Two decades of frontier-free travel across Europe unravelled on Monday as countries re-established border controls in the face of an unprecedented influx of migrants, which broke the record for the most arrivals by land in a single day.
Germany’s surprise decision to restore border controls on Sunday had a swift domino effect, prompting neighbours to impose checks at their own frontiers as thousands of refugees pressed north and west across the continent while European Union ministers argued in Brussels over how to share the burden.
Austria said it would dispatch its military to help the police carry out checks at the border with Hungary after thousands of migrants crossed on foot overnight, filling up emergency accommodation nearby, including tents at the frontier.
Thousands more raced across the Balkans to enter Hungary before new rules take effect on Tuesday, which Budapest’s right-wing government says will bring a halt to the illegal flow of migrants across its territory.
By 3pm Irish time on Monday, police said 7,437 migrants had been recorded entering Hungary from Serbia, beating the previous day’s record of 5,809.
Then a line of Hungarian police in helmets blocked off the main informal crossing point. Backed by mounted police and soldiers with a helicopter circling overhead, dozens of officers took up positions on a railway track used by migrants to enter the EU’s Schengen zone of border-free travel.
Slovakia said it would now impose controls on its borders with Hungary and Austria. The Netherlands announced it would make spot checks at its borders. Other EU countries, ranging from Sweden to Poland, said they were monitoring the situation to decide whether controls were needed.
European justice and home affairs ministers are meeting in Brussels to discuss the crisis amid increasing signs that the refugee quota system under consideration will not be mandatory.
Minister for Justice Frances Fitzgerald has called on all EU member states to show solidarity in the face of the crisis.
Arriving in Brussels for the meeting, Ms Fitzgerald said she expects political agreement to be reached today on the EU's relocation plan to accept 120,000 refugees, announced by European Commission president Jean-Claude Juncker last week, but that details on the exact numbers may be worked out at a later stage.
“I certainly hope that we come to an agreement. That’s certainly the intention, but clearly member states are in very different situations... we’ll wait and see. The migrant issue is a huge humanitarian challenge. We have to show solidarity in dealing with it.”
A meeting of EU ambassadors this morning failed to bridge divisions between member states, with a number of east European countries continuing to resist the idea of mandatory quotas that forms the cornerstone of the Juncker plan.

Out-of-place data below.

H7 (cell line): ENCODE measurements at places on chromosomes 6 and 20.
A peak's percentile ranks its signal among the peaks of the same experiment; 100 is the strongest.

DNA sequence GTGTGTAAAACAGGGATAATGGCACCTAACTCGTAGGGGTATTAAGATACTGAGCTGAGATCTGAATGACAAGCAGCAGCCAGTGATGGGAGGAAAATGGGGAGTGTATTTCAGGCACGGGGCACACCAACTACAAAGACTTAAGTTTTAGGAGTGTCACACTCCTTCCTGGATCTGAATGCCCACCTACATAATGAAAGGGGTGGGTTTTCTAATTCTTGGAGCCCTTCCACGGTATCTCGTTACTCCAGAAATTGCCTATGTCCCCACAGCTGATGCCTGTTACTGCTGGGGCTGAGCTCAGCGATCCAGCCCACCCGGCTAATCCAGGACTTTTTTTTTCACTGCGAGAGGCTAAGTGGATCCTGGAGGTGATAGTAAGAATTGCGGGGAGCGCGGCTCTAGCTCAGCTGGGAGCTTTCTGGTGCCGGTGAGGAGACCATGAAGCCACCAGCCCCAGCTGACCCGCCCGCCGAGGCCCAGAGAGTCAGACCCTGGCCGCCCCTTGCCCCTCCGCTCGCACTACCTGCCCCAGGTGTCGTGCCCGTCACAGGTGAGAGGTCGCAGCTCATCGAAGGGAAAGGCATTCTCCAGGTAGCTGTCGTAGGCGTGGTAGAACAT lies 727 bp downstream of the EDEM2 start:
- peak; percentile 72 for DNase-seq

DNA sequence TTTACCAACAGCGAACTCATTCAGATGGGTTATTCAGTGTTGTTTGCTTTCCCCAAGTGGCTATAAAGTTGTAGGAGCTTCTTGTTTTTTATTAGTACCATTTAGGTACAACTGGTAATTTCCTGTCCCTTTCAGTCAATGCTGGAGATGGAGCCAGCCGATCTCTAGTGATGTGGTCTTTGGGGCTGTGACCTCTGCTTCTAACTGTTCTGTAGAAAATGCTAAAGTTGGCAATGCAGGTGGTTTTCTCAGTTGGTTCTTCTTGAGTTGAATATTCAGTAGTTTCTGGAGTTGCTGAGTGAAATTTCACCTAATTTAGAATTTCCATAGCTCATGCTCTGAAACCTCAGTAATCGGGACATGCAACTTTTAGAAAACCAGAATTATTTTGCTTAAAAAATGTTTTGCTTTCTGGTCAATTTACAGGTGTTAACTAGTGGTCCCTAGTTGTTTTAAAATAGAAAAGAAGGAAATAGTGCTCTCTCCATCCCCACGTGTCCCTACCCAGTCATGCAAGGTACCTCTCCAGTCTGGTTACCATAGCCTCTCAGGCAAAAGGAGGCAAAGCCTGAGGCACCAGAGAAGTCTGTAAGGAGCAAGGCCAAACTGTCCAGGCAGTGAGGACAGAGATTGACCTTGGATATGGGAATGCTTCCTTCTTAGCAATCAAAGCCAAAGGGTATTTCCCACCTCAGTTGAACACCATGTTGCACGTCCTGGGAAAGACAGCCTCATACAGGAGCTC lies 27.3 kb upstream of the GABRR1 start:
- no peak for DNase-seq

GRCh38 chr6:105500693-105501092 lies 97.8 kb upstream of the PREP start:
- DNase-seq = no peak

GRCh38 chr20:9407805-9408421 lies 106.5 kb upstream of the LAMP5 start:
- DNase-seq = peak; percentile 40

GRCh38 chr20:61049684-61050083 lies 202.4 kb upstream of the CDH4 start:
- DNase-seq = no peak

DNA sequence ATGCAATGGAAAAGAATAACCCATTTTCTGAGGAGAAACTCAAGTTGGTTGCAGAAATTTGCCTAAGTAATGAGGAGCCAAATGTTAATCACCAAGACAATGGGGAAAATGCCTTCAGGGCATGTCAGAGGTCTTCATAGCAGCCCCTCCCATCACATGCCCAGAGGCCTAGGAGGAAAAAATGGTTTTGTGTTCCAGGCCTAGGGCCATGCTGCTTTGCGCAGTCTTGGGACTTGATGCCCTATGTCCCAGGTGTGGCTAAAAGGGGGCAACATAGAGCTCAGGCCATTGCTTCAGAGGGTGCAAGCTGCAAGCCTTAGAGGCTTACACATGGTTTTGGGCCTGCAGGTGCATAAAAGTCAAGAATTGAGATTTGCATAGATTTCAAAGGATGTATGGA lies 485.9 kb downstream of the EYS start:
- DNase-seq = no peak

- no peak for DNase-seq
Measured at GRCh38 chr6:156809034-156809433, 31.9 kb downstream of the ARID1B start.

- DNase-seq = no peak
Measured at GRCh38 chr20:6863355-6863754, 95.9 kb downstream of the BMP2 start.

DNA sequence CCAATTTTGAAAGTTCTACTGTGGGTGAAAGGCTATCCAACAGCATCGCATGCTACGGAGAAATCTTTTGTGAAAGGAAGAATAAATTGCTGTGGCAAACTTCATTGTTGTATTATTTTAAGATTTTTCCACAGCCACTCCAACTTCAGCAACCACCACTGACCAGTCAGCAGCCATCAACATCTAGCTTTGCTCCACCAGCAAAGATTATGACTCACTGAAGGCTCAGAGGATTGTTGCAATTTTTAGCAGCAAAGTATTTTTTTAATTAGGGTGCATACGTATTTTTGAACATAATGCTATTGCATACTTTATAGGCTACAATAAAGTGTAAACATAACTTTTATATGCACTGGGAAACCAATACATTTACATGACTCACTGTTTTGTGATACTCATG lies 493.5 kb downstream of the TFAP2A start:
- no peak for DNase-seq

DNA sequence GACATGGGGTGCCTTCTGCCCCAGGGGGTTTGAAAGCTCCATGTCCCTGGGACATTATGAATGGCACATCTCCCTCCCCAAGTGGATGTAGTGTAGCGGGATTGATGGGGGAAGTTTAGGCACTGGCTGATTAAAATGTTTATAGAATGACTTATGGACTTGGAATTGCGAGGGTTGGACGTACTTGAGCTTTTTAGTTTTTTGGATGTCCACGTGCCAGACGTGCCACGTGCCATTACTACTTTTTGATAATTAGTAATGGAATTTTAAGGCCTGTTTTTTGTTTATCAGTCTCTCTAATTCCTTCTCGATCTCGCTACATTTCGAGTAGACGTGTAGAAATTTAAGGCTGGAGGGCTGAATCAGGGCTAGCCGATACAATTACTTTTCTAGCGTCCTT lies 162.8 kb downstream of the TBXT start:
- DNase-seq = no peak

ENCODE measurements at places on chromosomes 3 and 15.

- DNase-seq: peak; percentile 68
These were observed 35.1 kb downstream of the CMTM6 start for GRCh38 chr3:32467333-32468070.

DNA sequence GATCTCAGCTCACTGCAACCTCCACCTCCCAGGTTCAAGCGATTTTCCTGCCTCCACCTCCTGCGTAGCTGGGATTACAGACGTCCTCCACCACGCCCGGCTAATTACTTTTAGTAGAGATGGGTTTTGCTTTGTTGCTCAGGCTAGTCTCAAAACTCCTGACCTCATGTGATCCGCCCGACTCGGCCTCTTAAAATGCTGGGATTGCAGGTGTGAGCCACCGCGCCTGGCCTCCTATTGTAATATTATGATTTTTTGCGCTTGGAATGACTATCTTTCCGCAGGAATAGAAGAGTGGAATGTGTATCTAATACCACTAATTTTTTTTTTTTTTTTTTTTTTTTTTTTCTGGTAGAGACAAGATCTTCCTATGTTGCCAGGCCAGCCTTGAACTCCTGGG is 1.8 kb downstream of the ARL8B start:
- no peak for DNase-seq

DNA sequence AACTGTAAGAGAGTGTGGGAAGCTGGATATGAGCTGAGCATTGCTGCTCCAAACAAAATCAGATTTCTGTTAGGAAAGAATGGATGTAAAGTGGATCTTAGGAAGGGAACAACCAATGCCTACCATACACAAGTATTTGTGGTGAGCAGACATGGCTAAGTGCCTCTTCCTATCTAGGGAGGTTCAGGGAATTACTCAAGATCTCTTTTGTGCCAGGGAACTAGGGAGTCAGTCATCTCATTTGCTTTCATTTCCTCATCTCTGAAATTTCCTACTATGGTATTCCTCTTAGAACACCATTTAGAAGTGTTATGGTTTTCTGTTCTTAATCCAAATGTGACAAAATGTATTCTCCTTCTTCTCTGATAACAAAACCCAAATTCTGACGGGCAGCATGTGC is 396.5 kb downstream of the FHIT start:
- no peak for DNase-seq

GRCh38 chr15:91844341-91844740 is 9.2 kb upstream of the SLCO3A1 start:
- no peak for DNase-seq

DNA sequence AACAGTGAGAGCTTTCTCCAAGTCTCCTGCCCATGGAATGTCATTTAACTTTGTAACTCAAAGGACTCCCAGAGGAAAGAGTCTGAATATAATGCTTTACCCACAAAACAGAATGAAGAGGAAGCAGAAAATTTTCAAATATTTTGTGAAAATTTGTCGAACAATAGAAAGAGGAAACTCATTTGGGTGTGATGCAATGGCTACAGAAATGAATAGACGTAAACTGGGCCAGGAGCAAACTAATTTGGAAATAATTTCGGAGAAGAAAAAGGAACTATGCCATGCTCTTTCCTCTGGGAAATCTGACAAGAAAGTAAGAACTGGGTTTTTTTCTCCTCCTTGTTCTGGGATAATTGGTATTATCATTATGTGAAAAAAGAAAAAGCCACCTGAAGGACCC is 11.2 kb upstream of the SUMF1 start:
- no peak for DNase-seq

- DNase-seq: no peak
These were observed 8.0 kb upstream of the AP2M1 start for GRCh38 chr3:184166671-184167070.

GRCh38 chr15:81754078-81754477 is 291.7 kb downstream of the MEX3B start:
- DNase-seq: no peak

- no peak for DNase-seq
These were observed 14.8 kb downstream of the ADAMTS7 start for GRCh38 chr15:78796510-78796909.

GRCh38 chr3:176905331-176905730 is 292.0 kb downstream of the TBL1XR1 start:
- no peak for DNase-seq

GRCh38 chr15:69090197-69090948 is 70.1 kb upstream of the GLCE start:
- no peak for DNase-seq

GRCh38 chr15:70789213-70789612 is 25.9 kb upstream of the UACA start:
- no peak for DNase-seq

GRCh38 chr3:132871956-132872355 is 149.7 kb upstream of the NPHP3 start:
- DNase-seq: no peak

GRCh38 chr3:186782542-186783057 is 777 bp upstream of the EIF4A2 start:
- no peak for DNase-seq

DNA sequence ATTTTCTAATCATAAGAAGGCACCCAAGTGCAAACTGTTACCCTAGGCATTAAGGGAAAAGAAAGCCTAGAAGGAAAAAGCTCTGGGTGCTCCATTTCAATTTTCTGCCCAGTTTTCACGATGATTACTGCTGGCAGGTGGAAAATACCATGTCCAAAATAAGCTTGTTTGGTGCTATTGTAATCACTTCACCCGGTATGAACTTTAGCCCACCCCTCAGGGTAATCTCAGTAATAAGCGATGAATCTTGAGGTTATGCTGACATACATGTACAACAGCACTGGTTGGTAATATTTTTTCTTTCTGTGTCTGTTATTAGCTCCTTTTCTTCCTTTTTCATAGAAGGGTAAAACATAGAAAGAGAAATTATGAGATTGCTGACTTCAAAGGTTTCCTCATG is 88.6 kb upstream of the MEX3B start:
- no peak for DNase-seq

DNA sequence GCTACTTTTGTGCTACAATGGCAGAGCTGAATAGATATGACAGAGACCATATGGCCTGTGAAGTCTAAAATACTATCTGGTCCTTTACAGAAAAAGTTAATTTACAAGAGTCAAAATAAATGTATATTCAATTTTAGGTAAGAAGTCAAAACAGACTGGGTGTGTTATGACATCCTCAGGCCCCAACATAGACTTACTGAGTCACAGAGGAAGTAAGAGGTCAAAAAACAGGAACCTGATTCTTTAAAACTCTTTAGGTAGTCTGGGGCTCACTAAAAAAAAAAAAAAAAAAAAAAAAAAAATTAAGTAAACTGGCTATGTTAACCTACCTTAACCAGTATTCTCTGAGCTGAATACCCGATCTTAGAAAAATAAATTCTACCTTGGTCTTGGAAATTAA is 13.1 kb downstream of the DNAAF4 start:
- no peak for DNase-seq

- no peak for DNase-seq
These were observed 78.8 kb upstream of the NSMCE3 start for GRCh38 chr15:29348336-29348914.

A document circulating before the meeting showed the council was proposing a “voluntary” rather than mandatory system, an outcome that would be a major set-back for the European Commission’s plan to establish a mandatory distribution scheme in the European Union.
Last week the European Commission unveiled a plan to redistribute 120,000 Syrian, Eritrean and Iraqi refugees across the European Union, in addition to 40,000 people targeted under a previous plan.
But a number of east European countries, including Hungary, the Czech Republic, and Slovakia are strongly opposed to the notion of mandatory quotas, arguing that immigration should be a matter of national sovereignty.
Speaking this lunchtime, a spokeswoman for the European Commission said that while a mandatory system was preferable, “if the objectives are achieved, then that is the most important thing.”
A number of member states, particularly Germany, have committed to accepting far in excess of the numbers envisaged under the 120,000 relocation scheme, while most member states are expected to voluntarily partake in the scheme.
Arriving at the meeting, Robert Kalinak, the Slovak interior minister, expressed his opposition to quotas. “This proposal is not solving the problem,” he said.
Arriving at today’s meeting, Finland’s interior minister Petteri Orpo said his country stands ready to reintroduce border controls, though this was not necessary at this point.
But the European Commission has played down the decision by countries to reintroduce border controls, which effectively suspends the operation of Schengen.
The EU’s executive arm has insisted that current Schengen rules permit countries to reintroduce temporary border controls due to unforeseen circumstances. Under EU law, Germany can impose border controls for 10 days, which can be extended by 2 weeks up to a maximum of 6 months.
Additional reporting Reuters